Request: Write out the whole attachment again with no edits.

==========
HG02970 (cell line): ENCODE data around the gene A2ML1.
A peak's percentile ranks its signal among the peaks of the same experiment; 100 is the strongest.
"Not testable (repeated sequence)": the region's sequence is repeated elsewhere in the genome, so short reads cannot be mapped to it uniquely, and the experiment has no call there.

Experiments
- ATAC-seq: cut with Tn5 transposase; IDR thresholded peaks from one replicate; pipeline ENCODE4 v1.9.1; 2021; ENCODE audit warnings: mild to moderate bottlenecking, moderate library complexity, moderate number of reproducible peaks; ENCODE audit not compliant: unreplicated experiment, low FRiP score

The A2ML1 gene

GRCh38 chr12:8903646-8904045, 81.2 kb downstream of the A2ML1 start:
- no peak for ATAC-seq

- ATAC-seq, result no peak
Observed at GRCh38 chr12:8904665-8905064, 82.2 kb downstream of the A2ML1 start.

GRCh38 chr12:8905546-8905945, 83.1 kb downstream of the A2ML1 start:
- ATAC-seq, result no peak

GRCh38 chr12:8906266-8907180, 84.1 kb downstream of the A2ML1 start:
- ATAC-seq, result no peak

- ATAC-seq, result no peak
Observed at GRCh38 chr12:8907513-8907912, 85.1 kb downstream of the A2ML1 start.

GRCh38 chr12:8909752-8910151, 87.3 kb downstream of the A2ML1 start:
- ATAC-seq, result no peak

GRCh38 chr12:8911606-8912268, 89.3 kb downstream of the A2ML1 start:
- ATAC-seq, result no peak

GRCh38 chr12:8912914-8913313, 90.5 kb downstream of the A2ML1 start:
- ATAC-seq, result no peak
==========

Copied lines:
HG02970 (cell line): ENCODE data around the gene A2ML1.
A peak's percentile ranks its signal among the peaks of the same experiment; 100 is the strongest.
"Not testable (repeated sequence)": the region's sequence is repeated elsewhere in the genome, so short reads cannot be mapped to it uniquely, and the experiment has no call there.

Experiments
- ATAC-seq: cut with Tn5 transposase; IDR thresholded peaks from one replicate; pipeline ENCODE4 v1.9.1; 2021; ENCODE audit warnings: mild to moderate bottlenecking, moderate library complexity, moderate number of reproducible peaks; ENCODE audit not compliant: unreplicated experiment, low FRiP score

The A2ML1 gene

GRCh38 chr12:8903646-8904045, 81.2 kb downstream of the A2ML1 start:
- no peak for ATAC-seq

- ATAC-seq, result no peak
Observed at GRCh38 chr12:8904665-8905064, 82.2 kb downstream of the A2ML1 start.

GRCh38 chr12:8905546-8905945, 83.1 kb downstream of the A2ML1 start:
- ATAC-seq, result no peak

GRCh38 chr12:8906266-8907180, 84.1 kb downstream of the A2ML1 start:
- ATAC-seq, result no peak

- ATAC-seq, result no peak
Observed at GRCh38 chr12:8907513-8907912, 85.1 kb downstream of the A2ML1 start.

GRCh38 chr12:8909752-8910151, 87.3 kb downstream of the A2ML1 start:
- ATAC-seq, result no peak

GRCh38 chr12:8911606-8912268, 89.3 kb downstream of the A2ML1 start:
- ATAC-seq, result no peak

GRCh38 chr12:8912914-8913313, 90.5 kb downstream of the A2ML1 start:
- ATAC-seq, result no peak